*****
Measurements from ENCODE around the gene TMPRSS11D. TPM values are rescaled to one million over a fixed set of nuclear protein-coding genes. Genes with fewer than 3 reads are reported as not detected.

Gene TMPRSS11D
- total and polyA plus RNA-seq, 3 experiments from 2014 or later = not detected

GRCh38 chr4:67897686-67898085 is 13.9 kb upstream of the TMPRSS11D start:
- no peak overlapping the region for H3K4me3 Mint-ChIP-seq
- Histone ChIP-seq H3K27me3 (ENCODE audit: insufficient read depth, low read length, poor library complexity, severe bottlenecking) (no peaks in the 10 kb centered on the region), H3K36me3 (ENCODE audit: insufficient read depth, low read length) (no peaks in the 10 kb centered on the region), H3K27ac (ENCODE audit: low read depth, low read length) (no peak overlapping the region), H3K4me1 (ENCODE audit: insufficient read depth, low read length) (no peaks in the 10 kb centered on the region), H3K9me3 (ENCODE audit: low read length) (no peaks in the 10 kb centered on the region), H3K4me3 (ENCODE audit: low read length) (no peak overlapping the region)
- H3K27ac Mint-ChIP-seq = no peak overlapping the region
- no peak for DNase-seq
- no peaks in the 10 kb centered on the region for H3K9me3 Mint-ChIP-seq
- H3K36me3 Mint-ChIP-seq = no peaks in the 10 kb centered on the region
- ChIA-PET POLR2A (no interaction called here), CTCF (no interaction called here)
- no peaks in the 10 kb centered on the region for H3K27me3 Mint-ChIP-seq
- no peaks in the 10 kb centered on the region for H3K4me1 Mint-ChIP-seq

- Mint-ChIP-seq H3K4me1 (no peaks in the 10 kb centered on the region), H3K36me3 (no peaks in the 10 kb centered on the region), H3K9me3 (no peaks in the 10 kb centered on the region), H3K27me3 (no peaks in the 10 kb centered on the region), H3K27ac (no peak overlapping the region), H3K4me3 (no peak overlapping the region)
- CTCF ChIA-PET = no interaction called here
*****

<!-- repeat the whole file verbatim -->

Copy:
Measurements from ENCODE around the gene TMPRSS11D. TPM values are rescaled to one million over a fixed set of nuclear protein-coding genes. Genes with fewer than 3 reads are reported as not detected.

Gene TMPRSS11D
- total and polyA plus RNA-seq, 3 experiments from 2014 or later = not detected

GRCh38 chr4:67897686-67898085 is 13.9 kb upstream of the TMPRSS11D start:
- no peak overlapping the region for H3K4me3 Mint-ChIP-seq
- Histone ChIP-seq H3K27me3 (ENCODE audit: insufficient read depth, low read length, poor library complexity, severe bottlenecking) (no peaks in the 10 kb centered on the region), H3K36me3 (ENCODE audit: insufficient read depth, low read length) (no peaks in the 10 kb centered on the region), H3K27ac (ENCODE audit: low read depth, low read length) (no peak overlapping the region), H3K4me1 (ENCODE audit: insufficient read depth, low read length) (no peaks in the 10 kb centered on the region), H3K9me3 (ENCODE audit: low read length) (no peaks in the 10 kb centered on the region), H3K4me3 (ENCODE audit: low read length) (no peak overlapping the region)
- H3K27ac Mint-ChIP-seq = no peak overlapping the region
- no peak for DNase-seq
- no peaks in the 10 kb centered on the region for H3K9me3 Mint-ChIP-seq
- H3K36me3 Mint-ChIP-seq = no peaks in the 10 kb centered on the region
- ChIA-PET POLR2A (no interaction called here), CTCF (no interaction called here)
- no peaks in the 10 kb centered on the region for H3K27me3 Mint-ChIP-seq
- no peaks in the 10 kb centered on the region for H3K4me1 Mint-ChIP-seq

- Mint-ChIP-seq H3K4me1 (no peaks in the 10 kb centered on the region), H3K36me3 (no peaks in the 10 kb centered on the region), H3K9me3 (no peaks in the 10 kb centered on the region), H3K27me3 (no peaks in the 10 kb centered on the region), H3K27ac (no peak overlapping the region), H3K4me3 (no peak overlapping the region)
- CTCF ChIA-PET = no interaction called here